Jamaica isn’t the first place you think of when you think of R&B. Despite the country having been responsible for the foundations of nine distinct genres of music (rap, EDM, nyabinghi, ska, mento, dancehall, reggae, rocksteady, and dub), there still seems to be a limitation on the music capabilities and range of the artists that hail from the land of wood and water.
Stalk Ashley has entered the chat.
Since her foray into the scene in 2018, the 22-year-old artist has only released a small collection of singles—eight to be exact—but has already amassed a following of fans who eagerly await her music, which is imbued with her twist on R&B. “It’s always the reaction for me that comes with people hearing the music and it [coming] from Jamaica,” she says assuredly. “Outside of everything, I just love to be able to do something and be something different.”
Stalk Ashley was born and raised in Mandeville, the capital city of Manchester, just three parishes west of Kingston, Jamaica. She had been attending school as a media and communications student but decided to pursue music. Since then, she’s collected some incredible accolades, including being tapped by British rapper Stormzy to perform a cover of Beyoncé’s “Brown Skin Girl” during BBC Radio 1’s Live Lounge Month last September. “It feels amazing, to say the least,” she says, “to see how much people fuck with the art. It’s so great.”
And the people really do love her. On the first installation of Bona Carter, a series of curated acoustic performances, the most liked comment under the visual on YouTube says, “She’s like the Jamaican Jhené Aiko,” except Stalk Ashley is the Jamaican Stalk Ashley. Not the first artist hailing from Jamaica to pursue R&B, Ashley’s music discovery came by way of participating in Jada Kingdom’s “Banana” challenge, which asked fans to freestyle atop the songstress’ riddim. In a full-circle moment, the two later collaborated on the joint “Wasteman” single, but Stalk Ashley stands firmly in her uniqueness.
Stalk Ashley’s sultry and buttery vocals indicate someone hip to the techniques found in Black gospel music traditions and a testimony to the music that permeated her childhood. The artist describes her home being filled with the sounds of soulful gospel, and she hasn’t abandoned those sensibilities in the creation of her own music. Weaving in and out of Patois, her voice glides on the often lo-fi production.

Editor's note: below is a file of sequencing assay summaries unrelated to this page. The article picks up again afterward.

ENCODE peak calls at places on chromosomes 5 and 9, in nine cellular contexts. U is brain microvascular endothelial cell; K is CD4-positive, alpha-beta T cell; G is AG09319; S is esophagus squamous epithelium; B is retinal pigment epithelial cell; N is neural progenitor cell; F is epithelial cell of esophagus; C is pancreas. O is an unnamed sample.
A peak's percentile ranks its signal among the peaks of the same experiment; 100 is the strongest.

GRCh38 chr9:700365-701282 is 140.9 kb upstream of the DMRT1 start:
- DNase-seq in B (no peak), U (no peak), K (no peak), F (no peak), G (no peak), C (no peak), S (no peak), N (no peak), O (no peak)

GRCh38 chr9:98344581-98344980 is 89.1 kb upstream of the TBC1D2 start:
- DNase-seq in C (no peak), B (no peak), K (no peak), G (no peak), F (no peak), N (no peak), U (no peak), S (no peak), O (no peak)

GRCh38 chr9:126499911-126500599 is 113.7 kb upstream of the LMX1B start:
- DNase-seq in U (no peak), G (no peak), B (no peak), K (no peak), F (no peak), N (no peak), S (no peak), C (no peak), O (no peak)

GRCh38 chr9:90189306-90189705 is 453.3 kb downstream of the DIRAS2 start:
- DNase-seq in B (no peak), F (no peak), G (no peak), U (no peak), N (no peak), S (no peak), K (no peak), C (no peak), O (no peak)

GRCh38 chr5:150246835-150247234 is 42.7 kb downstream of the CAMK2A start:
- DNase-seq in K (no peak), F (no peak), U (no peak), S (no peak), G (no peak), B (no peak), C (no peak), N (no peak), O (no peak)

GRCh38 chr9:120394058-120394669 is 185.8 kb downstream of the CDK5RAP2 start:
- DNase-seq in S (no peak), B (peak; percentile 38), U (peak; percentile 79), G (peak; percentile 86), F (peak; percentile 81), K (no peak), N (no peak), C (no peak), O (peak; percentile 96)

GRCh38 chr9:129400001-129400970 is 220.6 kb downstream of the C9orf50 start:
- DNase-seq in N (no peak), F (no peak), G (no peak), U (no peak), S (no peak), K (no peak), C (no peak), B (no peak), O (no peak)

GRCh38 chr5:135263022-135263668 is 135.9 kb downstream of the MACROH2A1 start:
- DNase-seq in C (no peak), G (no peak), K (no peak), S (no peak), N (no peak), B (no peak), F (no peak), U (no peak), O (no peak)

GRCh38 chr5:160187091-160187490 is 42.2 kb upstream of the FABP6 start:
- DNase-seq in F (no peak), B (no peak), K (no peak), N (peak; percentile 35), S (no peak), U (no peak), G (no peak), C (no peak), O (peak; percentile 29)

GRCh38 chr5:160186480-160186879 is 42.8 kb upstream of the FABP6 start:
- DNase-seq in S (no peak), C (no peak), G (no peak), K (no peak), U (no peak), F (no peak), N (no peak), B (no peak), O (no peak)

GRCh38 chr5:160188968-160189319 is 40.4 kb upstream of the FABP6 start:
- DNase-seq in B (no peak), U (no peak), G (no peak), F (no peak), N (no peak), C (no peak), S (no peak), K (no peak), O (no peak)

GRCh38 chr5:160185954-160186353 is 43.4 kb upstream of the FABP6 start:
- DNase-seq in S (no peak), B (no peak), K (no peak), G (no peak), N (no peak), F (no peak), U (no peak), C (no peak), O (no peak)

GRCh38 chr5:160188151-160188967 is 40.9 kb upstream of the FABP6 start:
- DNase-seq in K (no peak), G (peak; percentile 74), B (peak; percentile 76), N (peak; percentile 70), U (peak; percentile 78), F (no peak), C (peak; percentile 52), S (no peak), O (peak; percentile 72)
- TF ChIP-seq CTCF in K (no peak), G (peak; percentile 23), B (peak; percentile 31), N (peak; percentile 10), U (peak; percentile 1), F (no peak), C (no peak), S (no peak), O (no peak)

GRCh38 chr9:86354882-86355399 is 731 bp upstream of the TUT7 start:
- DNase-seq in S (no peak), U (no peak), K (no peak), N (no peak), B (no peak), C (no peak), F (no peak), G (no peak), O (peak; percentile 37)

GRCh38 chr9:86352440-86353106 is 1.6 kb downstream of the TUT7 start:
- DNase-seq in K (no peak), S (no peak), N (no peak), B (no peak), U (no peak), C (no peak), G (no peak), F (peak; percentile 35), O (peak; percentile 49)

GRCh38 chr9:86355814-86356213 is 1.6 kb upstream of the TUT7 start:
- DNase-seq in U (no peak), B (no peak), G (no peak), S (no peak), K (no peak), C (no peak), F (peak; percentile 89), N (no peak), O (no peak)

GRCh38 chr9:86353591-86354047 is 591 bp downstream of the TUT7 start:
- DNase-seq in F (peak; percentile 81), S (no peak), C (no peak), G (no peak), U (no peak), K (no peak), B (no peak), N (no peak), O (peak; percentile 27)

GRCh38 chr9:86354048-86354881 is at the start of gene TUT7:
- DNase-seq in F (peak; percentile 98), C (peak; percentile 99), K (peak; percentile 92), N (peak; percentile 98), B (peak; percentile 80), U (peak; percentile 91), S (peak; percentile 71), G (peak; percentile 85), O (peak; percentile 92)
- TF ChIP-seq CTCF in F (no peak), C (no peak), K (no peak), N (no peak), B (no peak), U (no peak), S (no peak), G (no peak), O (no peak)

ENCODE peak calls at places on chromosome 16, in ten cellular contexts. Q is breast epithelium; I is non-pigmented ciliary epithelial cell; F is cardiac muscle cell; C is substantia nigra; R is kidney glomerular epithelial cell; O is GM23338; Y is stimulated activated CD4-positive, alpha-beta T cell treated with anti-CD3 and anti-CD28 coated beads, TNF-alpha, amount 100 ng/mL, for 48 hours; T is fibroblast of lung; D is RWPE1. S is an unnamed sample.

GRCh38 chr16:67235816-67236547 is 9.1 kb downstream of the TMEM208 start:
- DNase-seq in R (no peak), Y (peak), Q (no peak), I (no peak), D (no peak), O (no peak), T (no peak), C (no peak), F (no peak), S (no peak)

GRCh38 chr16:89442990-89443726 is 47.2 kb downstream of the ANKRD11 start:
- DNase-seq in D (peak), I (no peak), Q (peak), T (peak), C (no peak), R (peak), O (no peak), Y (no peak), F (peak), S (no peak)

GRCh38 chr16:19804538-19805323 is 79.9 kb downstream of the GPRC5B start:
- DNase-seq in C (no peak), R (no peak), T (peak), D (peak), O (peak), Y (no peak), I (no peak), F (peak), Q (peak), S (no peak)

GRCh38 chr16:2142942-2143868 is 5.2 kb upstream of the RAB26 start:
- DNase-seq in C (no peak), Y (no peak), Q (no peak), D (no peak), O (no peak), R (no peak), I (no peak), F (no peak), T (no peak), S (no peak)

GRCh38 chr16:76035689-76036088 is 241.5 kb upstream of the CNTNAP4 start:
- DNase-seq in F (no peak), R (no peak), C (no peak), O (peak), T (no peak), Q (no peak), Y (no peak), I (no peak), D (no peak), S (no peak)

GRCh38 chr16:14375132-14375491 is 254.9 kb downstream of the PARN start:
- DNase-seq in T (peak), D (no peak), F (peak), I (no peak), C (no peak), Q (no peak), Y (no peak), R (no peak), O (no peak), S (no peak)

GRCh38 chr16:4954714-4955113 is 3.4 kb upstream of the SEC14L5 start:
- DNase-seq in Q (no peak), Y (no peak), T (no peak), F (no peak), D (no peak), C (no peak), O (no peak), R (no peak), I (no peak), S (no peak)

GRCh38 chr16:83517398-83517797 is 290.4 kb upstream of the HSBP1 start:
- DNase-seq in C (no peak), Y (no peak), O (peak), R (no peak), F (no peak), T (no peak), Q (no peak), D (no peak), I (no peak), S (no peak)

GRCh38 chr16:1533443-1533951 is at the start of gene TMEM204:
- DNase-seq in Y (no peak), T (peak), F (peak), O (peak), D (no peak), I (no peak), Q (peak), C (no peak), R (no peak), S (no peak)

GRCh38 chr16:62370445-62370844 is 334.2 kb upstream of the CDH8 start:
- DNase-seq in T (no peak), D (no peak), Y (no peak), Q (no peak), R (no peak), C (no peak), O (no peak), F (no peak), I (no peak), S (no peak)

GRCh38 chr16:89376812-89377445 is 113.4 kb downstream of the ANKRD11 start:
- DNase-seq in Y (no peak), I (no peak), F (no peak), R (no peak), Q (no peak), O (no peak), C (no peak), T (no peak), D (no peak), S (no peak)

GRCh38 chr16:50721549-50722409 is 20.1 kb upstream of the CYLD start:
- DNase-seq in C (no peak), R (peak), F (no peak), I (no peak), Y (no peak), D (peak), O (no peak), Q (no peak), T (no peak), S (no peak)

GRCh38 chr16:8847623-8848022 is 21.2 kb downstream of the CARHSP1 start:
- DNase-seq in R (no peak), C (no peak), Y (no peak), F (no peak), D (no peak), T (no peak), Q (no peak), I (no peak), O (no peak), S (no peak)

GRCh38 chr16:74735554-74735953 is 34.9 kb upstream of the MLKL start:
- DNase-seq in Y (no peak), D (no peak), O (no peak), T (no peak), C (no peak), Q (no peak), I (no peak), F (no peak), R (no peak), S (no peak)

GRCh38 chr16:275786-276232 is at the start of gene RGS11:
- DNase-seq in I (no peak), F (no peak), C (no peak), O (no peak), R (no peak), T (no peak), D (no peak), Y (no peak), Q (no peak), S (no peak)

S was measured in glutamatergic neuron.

The Bona Carter performances see the artist refixing her songs with live instrumentation, often blending them with other popular singles. In Volume I, Stalk Ashley magically blends and interpolates Daniel Caesar and H.E.R.’s “Best Part” to match the lyrical themes to her own “Young” record. Bona Carter almost acts as an extension of the artist, offering a different iteration of herself and the music she creates and is capable of creating. With Volume II, the artist makes a visually stunning musical statement in conversation with the themes of Black liberation through her cover of Chronixx’s “Black Is Beautiful” before transitioning into her own “Deserted” and “OPEN” records.
Whether it be through a performance—live or curated—a single, or a feature, she guarantees an intimate level of vulnerability with every creation.
“I try to put as much of me as possible in my music,” Stalk Ashley says. On “Young,” the artist makes her boundaries known by sharing with her lover that they should keep their relationship on a casual note, and drives it home by saying, “God guh wid you cah mi nah come.” But we see her zest coming through on songs like “OPEN,” when she asks for more transparency from the person who has caught her attention. For the “Deserted” artist, it’s another means to flex her breadth and creativity as a musical creator.
“It’s just about different layers and wanting to show I can do whatever. It’s not a box thing,” Stalk Ashley says. “It’s not something specific. It can be so many different things, and I like to show that through my music as well.”
Though all of her songs mean a great deal to her, Ashley admits her favorite single from her own catalogue is “Sin Sex,” a devilishly pleasurable record where the artist lays bare her sexual desires. “I had that song for a long time,” she tells me. “A lot of people don’t know, I [wrote it] when I was 19 or 20. It was my baby. That’s the first single I put out, too. It is special to me. Just the time when it was made and everything. I just love it so much.”
At the moment, Stalk Ashley is working towards completing her first full project. The singles she’s released to date tell part of the story, but the album will provide the full picture. On what her proudest achievements are, she chuckles slyly: “There’s so many things I haven’t talked about yet that I’m proud of.”
The self-proclaimed music snob keeps us on our toes. Remixing and refixing her own music, which artists tend to do much further in their careers, allows her fans to see that she’s open to experimenting and pushing the boundaries of her own artistry. For now, it’s best to keep an eye on the artist as she mobilizes towards her achievements. Stalk Ashley’s music brings another kind of tinge to the colorful tapestry that is Jamaica’s music, and we’re excited to see what pictures her voice paints next.
Photos by Rila.